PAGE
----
« The experience of the last few years suggests that cooperation between the EU and the MENA countries has been done on the basis of a Eurocentric approach. »

Third: Observers also indicate that Europe’s domestic and external decisions need to avoid building in instability by promising import demand that will not materialise as Europe cuts its dependence from fossil fuels in the long run (Umbach, 2010). Instead, the EU should work together with fossil fuel producing countries in the MENA region to help diversify their economies and to make them more resilient to future climate shocks. In this regard, in November 2015, the European Commission (EC) launched a €1.8 billion “Emergency Trust Fund for stability and addressing root causes of irregular migration and displaced persons in Africa” (Oxfam, 2017). The Trust Fund should avoid investing in fossil fuel projects in Africa – including North African countries – and prioritise sustainable investment and resilient infrastructure.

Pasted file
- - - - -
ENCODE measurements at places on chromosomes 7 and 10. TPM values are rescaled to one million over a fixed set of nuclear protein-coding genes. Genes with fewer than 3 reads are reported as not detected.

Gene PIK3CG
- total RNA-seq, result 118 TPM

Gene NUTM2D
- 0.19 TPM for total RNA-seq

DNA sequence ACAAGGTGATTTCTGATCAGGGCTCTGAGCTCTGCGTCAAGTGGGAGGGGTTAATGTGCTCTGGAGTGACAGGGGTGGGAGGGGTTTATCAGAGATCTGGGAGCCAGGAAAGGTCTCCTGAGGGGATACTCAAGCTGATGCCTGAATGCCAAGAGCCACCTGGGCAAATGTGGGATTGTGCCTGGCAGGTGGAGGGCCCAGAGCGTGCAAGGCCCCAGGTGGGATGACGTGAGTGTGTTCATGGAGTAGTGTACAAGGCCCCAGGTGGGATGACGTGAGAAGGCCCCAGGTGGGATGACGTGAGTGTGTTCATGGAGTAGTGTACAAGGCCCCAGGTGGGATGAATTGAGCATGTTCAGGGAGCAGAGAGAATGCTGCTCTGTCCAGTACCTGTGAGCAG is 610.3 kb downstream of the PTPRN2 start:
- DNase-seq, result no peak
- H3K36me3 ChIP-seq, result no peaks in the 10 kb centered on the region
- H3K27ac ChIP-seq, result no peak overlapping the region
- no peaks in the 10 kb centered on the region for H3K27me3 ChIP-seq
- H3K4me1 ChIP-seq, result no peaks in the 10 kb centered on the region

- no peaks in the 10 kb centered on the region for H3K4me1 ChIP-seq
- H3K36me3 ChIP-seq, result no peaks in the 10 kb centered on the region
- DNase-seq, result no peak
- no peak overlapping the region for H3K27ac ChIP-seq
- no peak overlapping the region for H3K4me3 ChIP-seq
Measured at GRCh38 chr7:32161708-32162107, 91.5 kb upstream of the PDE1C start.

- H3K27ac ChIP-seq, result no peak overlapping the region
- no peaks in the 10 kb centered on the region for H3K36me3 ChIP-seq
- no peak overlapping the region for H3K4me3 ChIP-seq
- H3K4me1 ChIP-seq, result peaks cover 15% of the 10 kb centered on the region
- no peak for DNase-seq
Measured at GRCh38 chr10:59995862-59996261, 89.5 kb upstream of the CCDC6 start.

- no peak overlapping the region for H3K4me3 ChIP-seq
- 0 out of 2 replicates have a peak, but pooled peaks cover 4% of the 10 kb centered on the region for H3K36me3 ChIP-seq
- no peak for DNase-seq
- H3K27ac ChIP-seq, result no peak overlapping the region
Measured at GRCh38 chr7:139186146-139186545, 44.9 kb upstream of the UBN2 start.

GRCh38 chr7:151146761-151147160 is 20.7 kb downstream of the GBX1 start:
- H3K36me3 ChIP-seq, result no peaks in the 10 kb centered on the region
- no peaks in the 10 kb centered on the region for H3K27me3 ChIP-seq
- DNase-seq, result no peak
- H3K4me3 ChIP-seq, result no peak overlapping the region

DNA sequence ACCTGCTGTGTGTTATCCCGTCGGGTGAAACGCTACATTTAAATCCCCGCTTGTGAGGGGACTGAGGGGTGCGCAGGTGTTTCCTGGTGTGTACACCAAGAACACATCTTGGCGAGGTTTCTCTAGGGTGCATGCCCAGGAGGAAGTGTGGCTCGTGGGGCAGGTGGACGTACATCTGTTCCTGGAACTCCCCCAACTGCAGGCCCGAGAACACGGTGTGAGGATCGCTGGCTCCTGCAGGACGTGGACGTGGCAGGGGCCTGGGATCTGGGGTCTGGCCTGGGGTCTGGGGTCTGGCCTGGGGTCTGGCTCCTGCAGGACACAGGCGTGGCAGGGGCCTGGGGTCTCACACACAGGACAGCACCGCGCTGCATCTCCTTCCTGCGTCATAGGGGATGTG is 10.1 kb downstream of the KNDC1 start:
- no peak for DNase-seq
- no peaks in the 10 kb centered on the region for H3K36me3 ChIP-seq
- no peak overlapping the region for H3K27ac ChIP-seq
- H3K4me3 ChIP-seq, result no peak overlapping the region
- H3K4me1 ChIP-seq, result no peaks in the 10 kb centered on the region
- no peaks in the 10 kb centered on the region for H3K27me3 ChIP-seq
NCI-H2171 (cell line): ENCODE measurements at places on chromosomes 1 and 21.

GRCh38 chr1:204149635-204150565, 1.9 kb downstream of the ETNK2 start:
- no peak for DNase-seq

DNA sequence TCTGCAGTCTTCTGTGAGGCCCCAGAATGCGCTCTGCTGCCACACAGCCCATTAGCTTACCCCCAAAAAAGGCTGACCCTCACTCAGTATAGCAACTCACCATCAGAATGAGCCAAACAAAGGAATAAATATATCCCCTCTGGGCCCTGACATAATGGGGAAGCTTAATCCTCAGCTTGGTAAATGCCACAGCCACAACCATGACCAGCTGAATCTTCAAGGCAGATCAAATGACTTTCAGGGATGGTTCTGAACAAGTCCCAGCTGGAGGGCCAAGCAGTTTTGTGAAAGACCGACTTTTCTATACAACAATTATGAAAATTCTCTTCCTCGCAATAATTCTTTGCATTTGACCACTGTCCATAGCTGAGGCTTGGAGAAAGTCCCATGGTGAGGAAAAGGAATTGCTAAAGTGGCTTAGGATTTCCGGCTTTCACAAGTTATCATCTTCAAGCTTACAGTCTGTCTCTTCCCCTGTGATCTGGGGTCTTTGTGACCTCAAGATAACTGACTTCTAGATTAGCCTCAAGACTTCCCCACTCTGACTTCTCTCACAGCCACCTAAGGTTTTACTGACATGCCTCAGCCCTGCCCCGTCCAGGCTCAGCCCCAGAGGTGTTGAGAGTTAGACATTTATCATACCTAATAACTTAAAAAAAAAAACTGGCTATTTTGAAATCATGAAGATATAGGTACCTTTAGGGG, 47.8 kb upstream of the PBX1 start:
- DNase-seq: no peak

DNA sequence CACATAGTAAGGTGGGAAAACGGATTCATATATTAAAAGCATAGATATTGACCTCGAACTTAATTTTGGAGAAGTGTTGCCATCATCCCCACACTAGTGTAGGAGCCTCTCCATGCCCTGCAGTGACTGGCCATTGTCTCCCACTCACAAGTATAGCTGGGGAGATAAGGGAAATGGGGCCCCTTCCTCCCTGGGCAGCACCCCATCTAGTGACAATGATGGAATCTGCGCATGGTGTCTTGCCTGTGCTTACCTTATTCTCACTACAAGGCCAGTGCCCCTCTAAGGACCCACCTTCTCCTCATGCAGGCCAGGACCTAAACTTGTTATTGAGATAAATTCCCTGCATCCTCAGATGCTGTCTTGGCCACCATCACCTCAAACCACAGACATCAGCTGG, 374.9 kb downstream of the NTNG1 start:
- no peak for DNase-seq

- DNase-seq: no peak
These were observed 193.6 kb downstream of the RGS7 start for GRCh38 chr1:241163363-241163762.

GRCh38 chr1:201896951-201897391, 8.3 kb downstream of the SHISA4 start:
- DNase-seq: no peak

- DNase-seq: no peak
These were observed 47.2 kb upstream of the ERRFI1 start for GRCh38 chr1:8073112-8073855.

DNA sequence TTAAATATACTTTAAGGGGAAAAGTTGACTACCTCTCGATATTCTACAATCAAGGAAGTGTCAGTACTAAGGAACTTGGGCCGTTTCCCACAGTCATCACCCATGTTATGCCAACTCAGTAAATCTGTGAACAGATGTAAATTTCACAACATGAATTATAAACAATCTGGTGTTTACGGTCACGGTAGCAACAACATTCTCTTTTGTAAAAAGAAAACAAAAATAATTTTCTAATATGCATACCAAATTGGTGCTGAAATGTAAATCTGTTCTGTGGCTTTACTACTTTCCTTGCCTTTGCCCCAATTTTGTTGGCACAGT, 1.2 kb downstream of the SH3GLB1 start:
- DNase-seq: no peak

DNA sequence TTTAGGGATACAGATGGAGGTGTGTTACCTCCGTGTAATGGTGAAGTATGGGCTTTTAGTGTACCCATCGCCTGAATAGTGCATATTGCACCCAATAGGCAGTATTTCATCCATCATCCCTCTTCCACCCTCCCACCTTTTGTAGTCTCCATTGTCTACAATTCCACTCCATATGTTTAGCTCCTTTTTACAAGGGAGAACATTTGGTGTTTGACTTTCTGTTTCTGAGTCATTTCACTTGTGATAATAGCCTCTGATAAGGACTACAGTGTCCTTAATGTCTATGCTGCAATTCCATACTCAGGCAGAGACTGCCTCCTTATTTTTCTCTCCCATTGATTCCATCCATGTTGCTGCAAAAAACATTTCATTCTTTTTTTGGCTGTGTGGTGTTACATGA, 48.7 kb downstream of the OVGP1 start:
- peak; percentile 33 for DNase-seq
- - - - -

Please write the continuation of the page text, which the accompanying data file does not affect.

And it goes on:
« The EU should work together with fossil fuel producing countries in the MENA region to help diversify their economies and to make them more resilient to future climate shock. »

Fourth: Equally important, if Europe wants to succeed in staving off disorder in its neighbours and prevent future mass displacement of people, more needs to be done to shift investment priorities from high carbon to low carbon and resilient projects (Bergamaschi, Mabey, Ga Venta & Born). For example, between 2003 and 2012 the fossil fuel and non-tradable sectors of the MENA countries received twice the level of Foreign Direct Investment (FDIs) than the non-fossil fuels and commercial sectors (World Bank, 2013).